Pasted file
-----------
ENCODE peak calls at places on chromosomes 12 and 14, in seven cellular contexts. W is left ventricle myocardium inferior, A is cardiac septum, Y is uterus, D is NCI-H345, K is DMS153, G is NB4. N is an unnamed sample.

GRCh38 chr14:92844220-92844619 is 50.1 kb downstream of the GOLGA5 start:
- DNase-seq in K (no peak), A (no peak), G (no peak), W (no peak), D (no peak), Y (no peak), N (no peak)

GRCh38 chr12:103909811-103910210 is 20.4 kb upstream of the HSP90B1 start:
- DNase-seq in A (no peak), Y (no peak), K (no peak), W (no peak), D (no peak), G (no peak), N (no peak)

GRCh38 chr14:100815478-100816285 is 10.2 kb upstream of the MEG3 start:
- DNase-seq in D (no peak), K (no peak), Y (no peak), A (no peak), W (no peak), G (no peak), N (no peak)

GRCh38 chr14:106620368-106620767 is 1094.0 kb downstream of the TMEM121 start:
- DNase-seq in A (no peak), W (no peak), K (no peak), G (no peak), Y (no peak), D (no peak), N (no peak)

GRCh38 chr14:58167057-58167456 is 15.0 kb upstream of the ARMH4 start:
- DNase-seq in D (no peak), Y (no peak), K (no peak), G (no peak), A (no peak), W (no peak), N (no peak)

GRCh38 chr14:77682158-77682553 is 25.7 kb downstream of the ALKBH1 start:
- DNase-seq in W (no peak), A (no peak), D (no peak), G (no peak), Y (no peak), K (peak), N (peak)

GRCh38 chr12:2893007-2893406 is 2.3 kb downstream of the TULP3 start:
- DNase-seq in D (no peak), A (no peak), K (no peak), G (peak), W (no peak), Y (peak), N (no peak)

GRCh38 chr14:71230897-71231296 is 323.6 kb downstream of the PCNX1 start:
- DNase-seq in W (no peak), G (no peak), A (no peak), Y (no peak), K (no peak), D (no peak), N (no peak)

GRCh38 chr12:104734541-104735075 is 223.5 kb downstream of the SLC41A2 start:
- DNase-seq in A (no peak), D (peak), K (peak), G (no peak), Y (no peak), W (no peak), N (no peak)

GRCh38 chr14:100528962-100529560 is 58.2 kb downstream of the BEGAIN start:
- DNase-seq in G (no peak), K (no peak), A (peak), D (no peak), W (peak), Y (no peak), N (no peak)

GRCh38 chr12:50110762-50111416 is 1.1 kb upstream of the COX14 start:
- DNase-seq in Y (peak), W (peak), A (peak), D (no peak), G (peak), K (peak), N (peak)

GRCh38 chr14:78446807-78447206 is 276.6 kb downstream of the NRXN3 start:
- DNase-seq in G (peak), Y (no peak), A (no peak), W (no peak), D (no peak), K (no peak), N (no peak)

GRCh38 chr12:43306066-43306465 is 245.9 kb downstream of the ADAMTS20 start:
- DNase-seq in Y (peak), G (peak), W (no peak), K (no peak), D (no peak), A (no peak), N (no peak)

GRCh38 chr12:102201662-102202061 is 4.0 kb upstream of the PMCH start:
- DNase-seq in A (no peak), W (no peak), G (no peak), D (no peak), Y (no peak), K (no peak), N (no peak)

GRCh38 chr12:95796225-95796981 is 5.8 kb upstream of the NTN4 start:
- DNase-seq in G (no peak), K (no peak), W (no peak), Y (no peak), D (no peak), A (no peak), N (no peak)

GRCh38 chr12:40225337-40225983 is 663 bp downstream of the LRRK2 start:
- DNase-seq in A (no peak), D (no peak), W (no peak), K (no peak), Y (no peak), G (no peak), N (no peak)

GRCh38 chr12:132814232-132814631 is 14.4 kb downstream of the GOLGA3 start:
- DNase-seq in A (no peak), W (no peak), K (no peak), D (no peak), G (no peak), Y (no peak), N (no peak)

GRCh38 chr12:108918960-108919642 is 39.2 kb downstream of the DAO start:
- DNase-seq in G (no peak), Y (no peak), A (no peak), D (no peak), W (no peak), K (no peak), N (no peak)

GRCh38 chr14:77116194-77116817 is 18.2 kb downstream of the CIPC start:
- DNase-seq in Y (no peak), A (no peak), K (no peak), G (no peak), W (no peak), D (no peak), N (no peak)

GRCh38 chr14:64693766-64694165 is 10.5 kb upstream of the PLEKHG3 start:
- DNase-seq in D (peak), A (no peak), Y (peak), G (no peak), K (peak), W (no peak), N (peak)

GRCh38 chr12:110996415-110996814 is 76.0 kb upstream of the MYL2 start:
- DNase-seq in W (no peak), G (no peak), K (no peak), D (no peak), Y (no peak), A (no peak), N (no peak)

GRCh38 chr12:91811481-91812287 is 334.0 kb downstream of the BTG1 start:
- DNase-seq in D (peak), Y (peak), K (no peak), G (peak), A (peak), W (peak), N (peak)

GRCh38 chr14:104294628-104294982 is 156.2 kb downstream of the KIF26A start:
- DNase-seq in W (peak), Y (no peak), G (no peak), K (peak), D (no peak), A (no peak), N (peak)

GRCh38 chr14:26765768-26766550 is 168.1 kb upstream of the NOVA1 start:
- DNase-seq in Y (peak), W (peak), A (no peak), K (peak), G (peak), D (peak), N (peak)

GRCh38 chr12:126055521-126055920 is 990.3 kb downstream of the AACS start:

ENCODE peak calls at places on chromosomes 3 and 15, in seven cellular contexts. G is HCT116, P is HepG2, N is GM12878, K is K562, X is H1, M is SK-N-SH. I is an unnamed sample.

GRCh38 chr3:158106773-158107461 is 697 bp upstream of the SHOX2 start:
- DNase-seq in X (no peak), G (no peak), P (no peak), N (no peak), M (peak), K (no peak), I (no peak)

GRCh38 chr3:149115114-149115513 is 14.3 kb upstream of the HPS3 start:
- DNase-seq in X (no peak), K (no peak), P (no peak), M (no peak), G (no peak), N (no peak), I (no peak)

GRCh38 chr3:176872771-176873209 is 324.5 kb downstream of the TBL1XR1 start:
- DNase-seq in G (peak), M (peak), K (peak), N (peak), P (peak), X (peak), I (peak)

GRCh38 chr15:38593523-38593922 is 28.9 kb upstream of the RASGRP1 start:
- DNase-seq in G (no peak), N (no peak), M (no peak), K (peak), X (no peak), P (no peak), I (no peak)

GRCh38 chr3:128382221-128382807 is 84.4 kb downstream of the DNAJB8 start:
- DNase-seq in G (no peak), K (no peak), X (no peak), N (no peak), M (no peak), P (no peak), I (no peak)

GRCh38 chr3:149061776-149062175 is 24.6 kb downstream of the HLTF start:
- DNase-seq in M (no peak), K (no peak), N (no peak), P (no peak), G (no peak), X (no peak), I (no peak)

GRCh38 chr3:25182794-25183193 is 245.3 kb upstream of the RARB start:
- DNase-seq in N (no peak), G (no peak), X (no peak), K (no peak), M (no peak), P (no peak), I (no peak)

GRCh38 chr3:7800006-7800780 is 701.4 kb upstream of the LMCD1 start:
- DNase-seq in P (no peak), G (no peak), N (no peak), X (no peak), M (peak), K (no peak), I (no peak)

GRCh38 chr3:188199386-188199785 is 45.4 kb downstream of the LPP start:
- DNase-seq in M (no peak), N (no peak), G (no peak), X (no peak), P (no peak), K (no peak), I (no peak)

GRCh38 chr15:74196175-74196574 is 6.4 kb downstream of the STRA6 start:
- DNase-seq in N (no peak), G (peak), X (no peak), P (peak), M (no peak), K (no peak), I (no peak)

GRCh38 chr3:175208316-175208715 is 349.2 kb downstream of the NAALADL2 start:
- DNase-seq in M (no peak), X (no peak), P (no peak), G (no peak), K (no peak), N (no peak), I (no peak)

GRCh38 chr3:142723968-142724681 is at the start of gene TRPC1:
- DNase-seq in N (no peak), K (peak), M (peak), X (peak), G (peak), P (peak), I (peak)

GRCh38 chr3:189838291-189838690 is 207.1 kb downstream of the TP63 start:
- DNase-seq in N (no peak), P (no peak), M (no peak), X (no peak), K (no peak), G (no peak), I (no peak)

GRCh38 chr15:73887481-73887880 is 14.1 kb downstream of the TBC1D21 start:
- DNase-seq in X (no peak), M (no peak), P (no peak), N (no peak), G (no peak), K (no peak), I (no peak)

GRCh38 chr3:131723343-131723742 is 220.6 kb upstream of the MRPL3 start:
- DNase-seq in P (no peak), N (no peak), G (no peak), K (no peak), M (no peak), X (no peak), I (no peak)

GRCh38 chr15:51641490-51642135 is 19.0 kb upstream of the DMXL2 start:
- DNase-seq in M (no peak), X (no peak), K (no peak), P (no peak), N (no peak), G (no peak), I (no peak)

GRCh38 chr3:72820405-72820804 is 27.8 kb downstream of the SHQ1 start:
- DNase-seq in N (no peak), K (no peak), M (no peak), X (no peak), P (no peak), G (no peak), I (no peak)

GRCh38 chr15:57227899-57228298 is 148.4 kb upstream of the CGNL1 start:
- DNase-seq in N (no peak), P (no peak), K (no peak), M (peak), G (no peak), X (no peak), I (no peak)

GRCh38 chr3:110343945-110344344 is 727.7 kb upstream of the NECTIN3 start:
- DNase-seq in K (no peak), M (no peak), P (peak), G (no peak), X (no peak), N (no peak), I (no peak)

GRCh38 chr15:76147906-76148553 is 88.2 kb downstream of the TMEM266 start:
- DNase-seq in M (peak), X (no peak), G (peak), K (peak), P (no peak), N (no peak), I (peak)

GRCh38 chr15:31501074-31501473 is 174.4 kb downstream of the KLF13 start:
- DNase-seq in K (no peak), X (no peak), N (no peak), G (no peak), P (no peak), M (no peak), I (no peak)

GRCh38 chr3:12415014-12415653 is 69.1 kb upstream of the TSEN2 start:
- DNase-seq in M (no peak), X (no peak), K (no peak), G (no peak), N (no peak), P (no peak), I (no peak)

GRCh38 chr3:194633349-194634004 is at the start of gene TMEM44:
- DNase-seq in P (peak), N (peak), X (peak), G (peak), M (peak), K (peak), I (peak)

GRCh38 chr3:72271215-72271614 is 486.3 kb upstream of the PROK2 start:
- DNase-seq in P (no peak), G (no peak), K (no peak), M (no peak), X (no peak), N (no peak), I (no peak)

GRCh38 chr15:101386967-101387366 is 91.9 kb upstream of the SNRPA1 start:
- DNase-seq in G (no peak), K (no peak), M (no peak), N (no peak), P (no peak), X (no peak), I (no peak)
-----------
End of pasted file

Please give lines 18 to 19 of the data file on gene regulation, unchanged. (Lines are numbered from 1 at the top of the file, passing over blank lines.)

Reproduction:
GRCh38 chr12:104734541-104735075 is 223.5 kb downstream of the SLC41A2 start:
- DNase-seq in A (no peak), D (peak), K (peak), G (no peak), Y (no peak), W (no peak), N (no peak)